Outlines are organized lists. After you have decided what to write about (what problem to solve), an outline can give you a clear direction, a goal toward which to write. To make an outline, you list ideas according to their relative weight: some ideas are equal to others (coordinate), and other ideas are supportive of larger ideas (subordinate). In formal outlines, broad coordinate ideas are designated with Roman numerals, and related supportive ideas are clustered beneath larger ideas, with progressive indenting from there. Here, for example, is an outline of part of this chapter:

I. Asking and Answering Questions

A. Chemistry Example #1

II. Freewriting

A. Directions for Doing

B. How It Helps

1. Starting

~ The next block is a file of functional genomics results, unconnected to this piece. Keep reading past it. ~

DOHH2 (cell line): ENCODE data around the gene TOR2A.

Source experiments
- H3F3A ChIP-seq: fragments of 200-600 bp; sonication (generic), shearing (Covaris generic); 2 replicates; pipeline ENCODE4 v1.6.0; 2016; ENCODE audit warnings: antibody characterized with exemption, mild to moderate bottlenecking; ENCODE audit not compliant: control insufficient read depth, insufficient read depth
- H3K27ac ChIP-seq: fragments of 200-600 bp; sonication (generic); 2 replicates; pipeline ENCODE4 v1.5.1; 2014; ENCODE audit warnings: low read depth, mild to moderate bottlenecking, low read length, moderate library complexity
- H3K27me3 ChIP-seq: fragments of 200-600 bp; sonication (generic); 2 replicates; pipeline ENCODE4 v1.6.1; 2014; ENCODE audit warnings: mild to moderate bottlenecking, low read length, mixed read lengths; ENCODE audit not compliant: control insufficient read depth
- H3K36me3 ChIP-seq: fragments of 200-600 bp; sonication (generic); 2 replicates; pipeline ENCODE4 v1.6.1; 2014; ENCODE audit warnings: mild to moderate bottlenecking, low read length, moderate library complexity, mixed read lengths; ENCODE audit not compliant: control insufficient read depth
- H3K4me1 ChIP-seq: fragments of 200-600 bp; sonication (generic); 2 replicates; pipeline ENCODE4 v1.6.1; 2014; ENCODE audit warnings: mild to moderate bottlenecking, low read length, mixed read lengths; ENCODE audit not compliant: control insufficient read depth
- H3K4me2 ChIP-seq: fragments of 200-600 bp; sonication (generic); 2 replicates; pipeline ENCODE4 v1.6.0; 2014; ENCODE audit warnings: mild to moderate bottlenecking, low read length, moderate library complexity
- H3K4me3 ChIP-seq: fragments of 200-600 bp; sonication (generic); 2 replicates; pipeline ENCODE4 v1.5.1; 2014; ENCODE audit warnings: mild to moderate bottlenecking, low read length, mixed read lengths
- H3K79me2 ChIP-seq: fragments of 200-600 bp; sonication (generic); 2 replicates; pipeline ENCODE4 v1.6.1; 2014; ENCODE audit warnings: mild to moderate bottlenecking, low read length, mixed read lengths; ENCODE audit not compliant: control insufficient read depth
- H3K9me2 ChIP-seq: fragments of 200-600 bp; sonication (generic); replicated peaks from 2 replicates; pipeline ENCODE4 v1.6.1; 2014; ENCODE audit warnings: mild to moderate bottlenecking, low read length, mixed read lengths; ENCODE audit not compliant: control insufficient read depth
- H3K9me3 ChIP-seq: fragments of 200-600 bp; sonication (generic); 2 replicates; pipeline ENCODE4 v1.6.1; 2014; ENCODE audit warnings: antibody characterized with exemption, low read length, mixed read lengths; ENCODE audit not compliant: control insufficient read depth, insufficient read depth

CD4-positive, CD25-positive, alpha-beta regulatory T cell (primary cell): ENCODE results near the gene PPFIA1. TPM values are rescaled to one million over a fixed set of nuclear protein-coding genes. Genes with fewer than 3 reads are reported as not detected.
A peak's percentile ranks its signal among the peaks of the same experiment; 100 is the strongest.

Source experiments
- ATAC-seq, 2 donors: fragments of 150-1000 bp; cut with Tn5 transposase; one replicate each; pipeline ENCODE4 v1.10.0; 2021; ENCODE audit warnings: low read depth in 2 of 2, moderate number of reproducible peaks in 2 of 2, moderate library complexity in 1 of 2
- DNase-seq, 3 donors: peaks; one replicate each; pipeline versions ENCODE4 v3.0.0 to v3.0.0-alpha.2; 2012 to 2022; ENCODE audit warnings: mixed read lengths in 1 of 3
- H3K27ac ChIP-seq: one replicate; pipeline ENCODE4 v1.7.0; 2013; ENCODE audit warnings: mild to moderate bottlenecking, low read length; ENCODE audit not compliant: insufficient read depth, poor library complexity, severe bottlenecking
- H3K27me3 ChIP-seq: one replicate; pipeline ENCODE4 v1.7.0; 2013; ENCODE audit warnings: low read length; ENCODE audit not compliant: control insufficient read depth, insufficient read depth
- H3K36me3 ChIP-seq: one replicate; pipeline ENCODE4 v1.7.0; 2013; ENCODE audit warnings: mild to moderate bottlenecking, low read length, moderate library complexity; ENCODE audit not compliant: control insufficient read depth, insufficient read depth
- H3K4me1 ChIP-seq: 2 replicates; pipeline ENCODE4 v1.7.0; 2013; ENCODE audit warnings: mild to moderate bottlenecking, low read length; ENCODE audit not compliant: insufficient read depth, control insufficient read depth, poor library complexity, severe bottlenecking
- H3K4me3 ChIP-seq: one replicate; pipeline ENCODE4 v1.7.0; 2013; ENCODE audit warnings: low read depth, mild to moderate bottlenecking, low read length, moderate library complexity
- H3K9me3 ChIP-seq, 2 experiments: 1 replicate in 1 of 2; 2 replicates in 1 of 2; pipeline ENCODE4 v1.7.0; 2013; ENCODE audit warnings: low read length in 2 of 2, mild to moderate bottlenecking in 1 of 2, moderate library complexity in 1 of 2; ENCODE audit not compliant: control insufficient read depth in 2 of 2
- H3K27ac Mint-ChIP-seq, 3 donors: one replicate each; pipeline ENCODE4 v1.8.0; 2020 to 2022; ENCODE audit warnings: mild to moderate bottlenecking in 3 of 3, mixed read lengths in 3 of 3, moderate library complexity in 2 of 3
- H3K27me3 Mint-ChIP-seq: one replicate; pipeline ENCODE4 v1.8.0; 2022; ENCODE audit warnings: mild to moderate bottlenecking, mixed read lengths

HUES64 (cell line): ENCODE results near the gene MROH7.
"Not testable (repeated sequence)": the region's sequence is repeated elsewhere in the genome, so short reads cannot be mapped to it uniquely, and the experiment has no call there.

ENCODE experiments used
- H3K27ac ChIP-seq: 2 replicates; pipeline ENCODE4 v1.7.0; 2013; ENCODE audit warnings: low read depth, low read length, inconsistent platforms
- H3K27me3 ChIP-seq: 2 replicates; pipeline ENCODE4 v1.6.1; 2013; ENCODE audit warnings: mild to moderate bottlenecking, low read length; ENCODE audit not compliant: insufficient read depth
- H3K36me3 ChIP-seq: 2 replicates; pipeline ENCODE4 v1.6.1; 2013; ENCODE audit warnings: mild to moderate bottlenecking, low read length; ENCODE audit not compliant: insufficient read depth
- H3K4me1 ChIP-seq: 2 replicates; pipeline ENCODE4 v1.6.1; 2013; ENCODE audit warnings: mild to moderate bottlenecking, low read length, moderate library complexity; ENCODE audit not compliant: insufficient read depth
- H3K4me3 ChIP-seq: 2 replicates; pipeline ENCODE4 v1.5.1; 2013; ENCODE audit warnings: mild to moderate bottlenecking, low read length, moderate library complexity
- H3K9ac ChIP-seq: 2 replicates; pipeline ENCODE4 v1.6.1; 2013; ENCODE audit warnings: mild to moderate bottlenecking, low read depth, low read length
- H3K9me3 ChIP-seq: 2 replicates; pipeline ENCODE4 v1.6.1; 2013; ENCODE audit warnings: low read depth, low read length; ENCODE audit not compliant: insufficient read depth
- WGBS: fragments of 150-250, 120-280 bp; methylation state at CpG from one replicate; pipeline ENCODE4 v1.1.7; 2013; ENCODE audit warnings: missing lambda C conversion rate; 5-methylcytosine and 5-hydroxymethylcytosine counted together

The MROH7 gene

2. Continuing a. free association b. focusing

III. Conceptual Mapping (etc.)

For me, outlines are generative; that is, I use them in the formative stages of determining what to write and where to direct my writing. And while I do use Roman numerals and capital letters on occasion, on other occasions my outline is a series of words or phrases arranged and rearranged to show relationship and direction. Outlines are important in that they let me think through a project roughly before actually beginning it, but I never hold a writing project to the outline that helped originate it because I see outlines—like freewrites, maps, and lists—as planning, not governing, activities.

Where outlines prove especially useful is in bigger projects such as long papers, books, and grant proposals, in which it is important that readers receive a map, or a table of contents, to help them through the long written document; in essence, a table of contents is an outline of the work, allowing both writer and reader to find their way.

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